June 5, 2014 Posted by | Bible Study, Nonfiction, Torah Commentary | , , , , , , , , , , , , , , | Leave a comment

Are You Guilty of Guilt?


Judge Not by Flickr User Tim Ellis, CC License = Attribution, Noncommercial

Judge Not by Flickr User Tim Ellis, CC License = Attribution, Noncommercial
Click image to open new tab/window to view original image and to access user’s full photo stream at Flickr.

Are you guilty of guilt? That was the title of my first college essay. My argument compared guilt to conviction, and I received a high grade for my presentation–except for my excessive use of commas. On that, I’m guilty as charged. As I have matured in my walk with Christ, I have learned that I was lacking something back then. At the time, I thought guilt was not something from God at all, and that God only created conviction that made people want to change their sinful ways. Since then, however, I have learned that guilt is a byproduct of sin, and God put it there to help us want out of our sinful ways just as He allows us to have pain, so we’ll get our flesh out of the fire before we burn to death.

In today’s reading from Leviticus 5:11 through Leviticus 5:26 (or through Leviticus 6:7 in versions other than the Complete Jewish Bible), we read about sin offerings and guilt offerings (called trespass offerings in some versions). The guilt offering seems to be the one offered when a person goes against something God has declared as holy, or when a person sins against a neighbor. I’m guessing the latter would be considered unholy because the sin is done against someone who is made in the image of God.

The parts that stood out to me as I read this portion were the rules about making restitution. The offering to make atonement, and whatever acts of restitution were required, were to be done at the same time. In today’s church, that would mean we should be prepared to right our wrongs at the same time as we place ourselves under the blood of Christ. It’s not about showing up to the altar and asking for forgiveness while planning to fix the issue at some later date and time. Or, as my husband put it, it’s not about hollering up “Forgive me, Lord,” and going about your business, or telling everyone how your sins are under the blood of Christ, so it doesn’t matter.

A good example comes from the latter part of the reading where it talks about doing wrong to a neighbor. According to this, there’s no such thing as Finders–Keepers, Losers–Weepers, as we have stated with a sing-song voice since childhood. It says that if someone entrusts something to a neighbor, finds something that belongs to a neighbor, makes a promise to a neighbor, etc., and fails to do right by that neighbor, he is not only to make restitution in full, but he is to add one-fifth (twenty percent) to it. Furthermore, it says that the repayment should be done at the same time as the offering is brought to the priest.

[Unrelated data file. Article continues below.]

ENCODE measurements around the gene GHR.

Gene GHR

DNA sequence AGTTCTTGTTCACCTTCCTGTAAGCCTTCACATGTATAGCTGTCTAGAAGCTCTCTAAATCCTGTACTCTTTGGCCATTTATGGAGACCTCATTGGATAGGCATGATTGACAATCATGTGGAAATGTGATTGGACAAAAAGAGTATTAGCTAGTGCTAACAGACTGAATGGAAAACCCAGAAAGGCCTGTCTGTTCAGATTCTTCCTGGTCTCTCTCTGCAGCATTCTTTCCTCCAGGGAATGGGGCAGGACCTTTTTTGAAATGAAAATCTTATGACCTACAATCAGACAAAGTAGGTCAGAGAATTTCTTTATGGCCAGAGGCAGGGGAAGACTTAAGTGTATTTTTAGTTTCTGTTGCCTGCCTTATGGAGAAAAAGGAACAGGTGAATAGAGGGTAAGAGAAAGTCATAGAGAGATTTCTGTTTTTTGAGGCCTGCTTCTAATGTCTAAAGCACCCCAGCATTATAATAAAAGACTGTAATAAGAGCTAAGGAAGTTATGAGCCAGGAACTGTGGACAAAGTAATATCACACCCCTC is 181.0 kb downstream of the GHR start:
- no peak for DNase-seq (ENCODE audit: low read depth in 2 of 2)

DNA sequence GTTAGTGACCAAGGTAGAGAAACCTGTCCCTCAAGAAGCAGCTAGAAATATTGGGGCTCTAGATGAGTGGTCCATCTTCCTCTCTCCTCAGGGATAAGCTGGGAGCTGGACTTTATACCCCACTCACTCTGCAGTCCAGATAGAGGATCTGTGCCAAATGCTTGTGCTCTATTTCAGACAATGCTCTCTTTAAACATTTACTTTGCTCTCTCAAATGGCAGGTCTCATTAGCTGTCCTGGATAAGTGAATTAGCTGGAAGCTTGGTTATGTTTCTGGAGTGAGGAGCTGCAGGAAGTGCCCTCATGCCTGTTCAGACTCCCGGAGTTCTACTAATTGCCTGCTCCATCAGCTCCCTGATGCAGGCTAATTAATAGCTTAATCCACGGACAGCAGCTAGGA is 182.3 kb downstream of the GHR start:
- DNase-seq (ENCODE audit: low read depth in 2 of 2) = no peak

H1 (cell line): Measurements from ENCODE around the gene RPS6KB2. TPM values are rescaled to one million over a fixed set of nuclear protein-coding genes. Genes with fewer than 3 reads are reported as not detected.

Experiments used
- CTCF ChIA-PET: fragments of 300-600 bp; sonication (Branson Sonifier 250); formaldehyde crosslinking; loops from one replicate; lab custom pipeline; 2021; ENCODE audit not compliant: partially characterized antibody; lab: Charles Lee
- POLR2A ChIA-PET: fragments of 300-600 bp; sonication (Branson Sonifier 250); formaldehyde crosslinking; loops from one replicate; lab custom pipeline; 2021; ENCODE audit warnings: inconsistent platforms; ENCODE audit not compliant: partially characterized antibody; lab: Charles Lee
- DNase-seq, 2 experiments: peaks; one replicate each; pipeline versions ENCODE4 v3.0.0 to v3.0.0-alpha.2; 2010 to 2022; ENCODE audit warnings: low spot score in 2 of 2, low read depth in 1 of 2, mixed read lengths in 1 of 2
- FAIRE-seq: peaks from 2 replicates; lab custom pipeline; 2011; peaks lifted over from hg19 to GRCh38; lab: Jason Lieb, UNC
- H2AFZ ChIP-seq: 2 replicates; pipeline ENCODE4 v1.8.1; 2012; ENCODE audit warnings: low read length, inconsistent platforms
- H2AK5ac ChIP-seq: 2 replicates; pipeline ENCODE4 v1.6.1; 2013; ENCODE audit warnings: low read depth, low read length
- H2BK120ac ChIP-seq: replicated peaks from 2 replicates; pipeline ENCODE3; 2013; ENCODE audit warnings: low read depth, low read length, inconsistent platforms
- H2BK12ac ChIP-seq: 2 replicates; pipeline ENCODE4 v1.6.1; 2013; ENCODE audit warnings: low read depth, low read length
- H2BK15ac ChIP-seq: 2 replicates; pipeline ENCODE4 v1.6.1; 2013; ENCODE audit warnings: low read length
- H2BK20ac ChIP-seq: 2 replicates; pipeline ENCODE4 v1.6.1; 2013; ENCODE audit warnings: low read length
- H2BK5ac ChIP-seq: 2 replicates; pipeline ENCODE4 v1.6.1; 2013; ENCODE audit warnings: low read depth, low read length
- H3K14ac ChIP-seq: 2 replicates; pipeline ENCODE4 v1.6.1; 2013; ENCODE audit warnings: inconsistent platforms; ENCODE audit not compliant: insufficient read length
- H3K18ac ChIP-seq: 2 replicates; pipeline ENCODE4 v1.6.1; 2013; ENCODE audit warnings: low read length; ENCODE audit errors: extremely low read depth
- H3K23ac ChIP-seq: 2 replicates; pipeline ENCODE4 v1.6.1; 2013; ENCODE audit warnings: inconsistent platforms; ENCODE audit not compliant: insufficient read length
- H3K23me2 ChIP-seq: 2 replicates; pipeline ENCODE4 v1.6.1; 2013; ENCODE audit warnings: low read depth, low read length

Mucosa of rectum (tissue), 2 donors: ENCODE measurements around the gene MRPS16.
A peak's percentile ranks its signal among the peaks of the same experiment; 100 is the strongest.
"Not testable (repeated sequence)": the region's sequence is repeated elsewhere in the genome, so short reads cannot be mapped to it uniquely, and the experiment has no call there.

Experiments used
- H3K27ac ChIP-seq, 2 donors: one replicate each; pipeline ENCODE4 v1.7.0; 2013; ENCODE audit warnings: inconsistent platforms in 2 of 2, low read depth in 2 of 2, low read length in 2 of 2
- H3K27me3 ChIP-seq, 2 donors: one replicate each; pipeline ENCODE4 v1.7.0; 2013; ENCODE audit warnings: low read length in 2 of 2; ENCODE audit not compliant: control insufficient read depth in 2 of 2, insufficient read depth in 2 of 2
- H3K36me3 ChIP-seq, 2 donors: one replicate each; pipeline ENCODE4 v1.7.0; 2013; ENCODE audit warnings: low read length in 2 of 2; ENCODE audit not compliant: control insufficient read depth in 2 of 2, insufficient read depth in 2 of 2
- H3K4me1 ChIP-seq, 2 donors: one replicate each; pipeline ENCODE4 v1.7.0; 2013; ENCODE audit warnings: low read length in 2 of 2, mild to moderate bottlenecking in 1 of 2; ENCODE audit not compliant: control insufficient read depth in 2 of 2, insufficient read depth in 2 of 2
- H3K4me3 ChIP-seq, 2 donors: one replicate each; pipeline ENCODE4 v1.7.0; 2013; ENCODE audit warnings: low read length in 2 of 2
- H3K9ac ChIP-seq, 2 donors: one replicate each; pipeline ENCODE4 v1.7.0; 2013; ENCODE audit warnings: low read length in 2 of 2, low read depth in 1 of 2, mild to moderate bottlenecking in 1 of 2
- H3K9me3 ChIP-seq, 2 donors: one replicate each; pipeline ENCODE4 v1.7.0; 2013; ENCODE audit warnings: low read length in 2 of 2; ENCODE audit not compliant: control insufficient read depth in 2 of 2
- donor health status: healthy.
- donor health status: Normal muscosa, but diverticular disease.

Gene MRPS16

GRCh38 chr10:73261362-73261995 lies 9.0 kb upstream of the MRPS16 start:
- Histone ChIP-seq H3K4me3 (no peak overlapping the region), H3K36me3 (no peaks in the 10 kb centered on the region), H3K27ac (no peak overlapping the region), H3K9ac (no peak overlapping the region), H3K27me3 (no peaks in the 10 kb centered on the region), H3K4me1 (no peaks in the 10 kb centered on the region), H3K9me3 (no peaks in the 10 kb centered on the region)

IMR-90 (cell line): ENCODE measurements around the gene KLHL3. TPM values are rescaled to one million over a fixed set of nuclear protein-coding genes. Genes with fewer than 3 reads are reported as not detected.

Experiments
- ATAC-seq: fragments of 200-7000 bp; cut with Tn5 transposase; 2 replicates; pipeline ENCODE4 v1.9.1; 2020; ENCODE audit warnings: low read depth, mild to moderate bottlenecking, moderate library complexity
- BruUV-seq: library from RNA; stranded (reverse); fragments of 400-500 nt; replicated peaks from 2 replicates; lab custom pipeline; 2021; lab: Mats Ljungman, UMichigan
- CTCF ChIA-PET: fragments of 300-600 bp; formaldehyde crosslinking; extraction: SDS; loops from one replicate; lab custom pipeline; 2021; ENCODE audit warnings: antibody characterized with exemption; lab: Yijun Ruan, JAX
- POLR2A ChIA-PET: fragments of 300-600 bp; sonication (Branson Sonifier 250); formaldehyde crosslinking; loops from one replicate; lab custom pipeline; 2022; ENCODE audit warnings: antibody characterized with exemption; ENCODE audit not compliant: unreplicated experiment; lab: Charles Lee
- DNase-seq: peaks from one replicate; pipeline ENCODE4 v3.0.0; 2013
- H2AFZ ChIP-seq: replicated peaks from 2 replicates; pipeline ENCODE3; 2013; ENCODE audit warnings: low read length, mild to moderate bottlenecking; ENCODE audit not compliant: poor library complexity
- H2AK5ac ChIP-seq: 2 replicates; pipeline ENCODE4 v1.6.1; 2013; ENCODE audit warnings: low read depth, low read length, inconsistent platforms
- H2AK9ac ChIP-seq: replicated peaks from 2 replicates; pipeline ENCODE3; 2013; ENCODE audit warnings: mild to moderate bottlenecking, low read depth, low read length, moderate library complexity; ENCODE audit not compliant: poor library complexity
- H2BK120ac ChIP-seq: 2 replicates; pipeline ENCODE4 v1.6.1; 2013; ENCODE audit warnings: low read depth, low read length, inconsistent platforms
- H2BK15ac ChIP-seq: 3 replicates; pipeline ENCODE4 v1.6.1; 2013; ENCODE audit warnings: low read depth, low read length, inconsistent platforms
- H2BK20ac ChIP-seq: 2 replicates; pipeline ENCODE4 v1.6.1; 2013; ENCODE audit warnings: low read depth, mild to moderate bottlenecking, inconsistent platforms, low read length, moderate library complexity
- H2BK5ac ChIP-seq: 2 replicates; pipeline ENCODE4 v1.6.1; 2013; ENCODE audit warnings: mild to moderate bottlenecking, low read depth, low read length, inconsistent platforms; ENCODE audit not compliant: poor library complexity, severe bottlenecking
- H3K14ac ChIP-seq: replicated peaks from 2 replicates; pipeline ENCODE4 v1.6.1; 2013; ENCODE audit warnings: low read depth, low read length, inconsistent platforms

The Lord does not change, so while we now have His blood to cover our sins, and we no longer have to pay the wages of sin that equate to death, we are not set free from doing our best to make things right. We are not saved by works, but we are still justified by them as far as consequences go–and maybe even concerning some of our heavenly rewards. There will be a trial by fire that will test our works, and the blood of Christ will get us across the threshold, but there must be something beyond the entrance if our works are being tested. But, even if there were nothing beyond getting a foot in the door of Heaven, why should we walk on this earth in the bondage of sin’s by-product of guilt? We don’t have to pay the price of death for eternity, and we don’t have to be guilty of guilt now. As Yahshua said to the woman caught in adultery when He set her free from death by stoning, “Go, and sin no more.” Now, He says the same to us through His written word (my paraphrase of Romans 6:3-7): Rise up, and walk in the newness of life. You are free to go and sin no more.

March 7, 2014 Posted by | Bible Study, Nonfiction, Torah Commentary | , , , , , , , , , , , , , , , , , , , , , , , , , , , , , , , , , , , , , , | Leave a comment